• Not wanting to be left out of the Backend-as-a-Service market, Azure has released a preview of their Azure DocumentDB. Here's a good primer. Looks like a good first cut at a document database. It supports search out of the box, which is unusual. Ayende@Rahien came up with a large list of where it falls short: no sorting options; lots of table scans; poor API; small document sizes; no cross document transactions; etc. Keep in mind it's a preview. These are not uncommon limitations for early document database versions. I didn't see pricing details, which could make a big difference.

  • Lots of specific advice here. A must read if this is your problem to solve. Billion Messages - Art of Architecting scalable ElastiCache Redis tier:   In this article i am going to share my experience on designing large scale Redis tiers supporting billions of messages per day on AWS, step by step guide on how to deploy the same, what are the Implications you face at scale? Best Practices to be adopted while designing sharded+replicated Redis Tiers etc

  • Context, Situation, Components, PaaS, Dead or Alive … it's all semantics isn't it?: Forget it, Docker will become a highly useful but also invisible component of PaaS and the success of PaaS will depend upon the limitation of choice and certainly not the exposure of underlying systems like Docker to end users. It’s extremely easy to take a path that will lead you down a route of sprawl. There are some very exceptional edge cases where you will need such flexibility but these are niches. I'm afraid some businesses however will probably get suckered into these dead ends.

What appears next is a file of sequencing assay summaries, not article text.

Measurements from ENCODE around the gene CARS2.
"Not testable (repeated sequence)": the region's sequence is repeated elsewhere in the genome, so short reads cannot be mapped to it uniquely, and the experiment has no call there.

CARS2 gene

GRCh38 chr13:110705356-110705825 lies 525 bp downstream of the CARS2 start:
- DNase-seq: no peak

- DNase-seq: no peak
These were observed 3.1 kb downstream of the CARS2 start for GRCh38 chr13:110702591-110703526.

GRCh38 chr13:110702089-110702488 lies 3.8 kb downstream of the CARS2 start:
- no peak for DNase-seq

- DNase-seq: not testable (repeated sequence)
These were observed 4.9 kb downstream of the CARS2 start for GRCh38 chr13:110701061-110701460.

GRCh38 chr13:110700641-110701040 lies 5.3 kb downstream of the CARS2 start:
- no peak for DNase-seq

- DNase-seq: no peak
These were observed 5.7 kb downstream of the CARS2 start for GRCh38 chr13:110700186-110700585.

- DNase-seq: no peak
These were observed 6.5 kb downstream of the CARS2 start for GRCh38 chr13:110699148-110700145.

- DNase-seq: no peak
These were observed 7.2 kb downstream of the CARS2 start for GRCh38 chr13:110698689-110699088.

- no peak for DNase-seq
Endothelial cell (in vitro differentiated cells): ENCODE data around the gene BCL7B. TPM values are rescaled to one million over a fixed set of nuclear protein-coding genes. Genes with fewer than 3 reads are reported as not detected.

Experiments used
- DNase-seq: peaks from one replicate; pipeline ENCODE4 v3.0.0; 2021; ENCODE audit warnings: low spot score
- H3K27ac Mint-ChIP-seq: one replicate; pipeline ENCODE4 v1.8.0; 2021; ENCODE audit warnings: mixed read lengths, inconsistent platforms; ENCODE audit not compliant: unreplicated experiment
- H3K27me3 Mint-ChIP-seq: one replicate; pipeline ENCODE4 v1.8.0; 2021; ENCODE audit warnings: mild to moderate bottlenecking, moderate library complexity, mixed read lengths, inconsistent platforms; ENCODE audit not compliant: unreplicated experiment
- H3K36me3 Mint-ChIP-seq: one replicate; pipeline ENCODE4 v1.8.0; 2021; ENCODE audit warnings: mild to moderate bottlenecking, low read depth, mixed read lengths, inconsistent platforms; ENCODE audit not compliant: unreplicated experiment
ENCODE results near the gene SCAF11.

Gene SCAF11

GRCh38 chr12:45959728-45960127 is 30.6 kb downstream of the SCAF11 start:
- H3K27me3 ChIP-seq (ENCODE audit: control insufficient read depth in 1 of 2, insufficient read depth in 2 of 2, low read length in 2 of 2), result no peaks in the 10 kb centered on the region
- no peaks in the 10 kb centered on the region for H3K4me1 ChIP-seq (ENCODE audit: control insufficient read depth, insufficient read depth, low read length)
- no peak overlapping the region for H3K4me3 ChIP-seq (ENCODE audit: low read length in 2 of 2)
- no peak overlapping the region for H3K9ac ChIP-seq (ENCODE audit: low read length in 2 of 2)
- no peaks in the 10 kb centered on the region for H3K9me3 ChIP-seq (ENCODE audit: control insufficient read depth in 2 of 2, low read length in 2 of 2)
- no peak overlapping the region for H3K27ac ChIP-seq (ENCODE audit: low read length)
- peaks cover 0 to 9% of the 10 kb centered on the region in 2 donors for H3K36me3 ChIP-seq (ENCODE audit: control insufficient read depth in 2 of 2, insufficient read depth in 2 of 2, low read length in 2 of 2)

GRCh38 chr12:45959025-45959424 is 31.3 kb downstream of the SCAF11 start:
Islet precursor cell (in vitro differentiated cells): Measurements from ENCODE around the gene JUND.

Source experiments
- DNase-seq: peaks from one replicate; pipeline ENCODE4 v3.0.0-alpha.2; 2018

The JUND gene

• Flickr's Performance improvements for photo serving. They added addition regional caches. The result is a 2x improvement in image load times for impacted users. If you aren't in the US a regional cache improves load latencies 10x. Which leads to the idea prefetching to warm caches before users actually request an image. When a user requests images they are sent to the regional cache so they can be loaded much faster. Result was a reduced median latency of more than 200 ms and 95% of photos requests sped up by at least 100 ms. If you want more details the article has a very useful explanation of the process. 

  • Without a viable M2M network the Internet of Things won't happen. Here's something interesting Intel Launches Tiny 3G Modem for IoT Devices. Don't see costs or power draw however.

  • A very cool post on Simulating a global Ebola outbreak using tools Wolfram. It's one of those things that seems straightforward to the author, but looks like magic to me. 

  • Perl lives! We have the proof of life videos...from YAPC::Europe 2014, which are now available.

  • Good overview of How Flash changes the design of database storage engines: the increased speed and parallelism of Flash — perhaps 100,000 operations per second, compared to 300 for typical disks — create the most change to database design. The traditional design of relational databases, with one thread per connection, worked fine when disks were bottleneck, but now the threads become the bottleneck.

  • Irmin: a library to persist and synchronize distributed data structures both on-disk and in-memory. It enables a style of programming very similar to the Git workflow, where distributed nodes fork, fetch, merge and push data between each other. The general idea is that you want every active node to get a local (partial) copy of a global database and always be very explicit about how and when data is shared and migrated.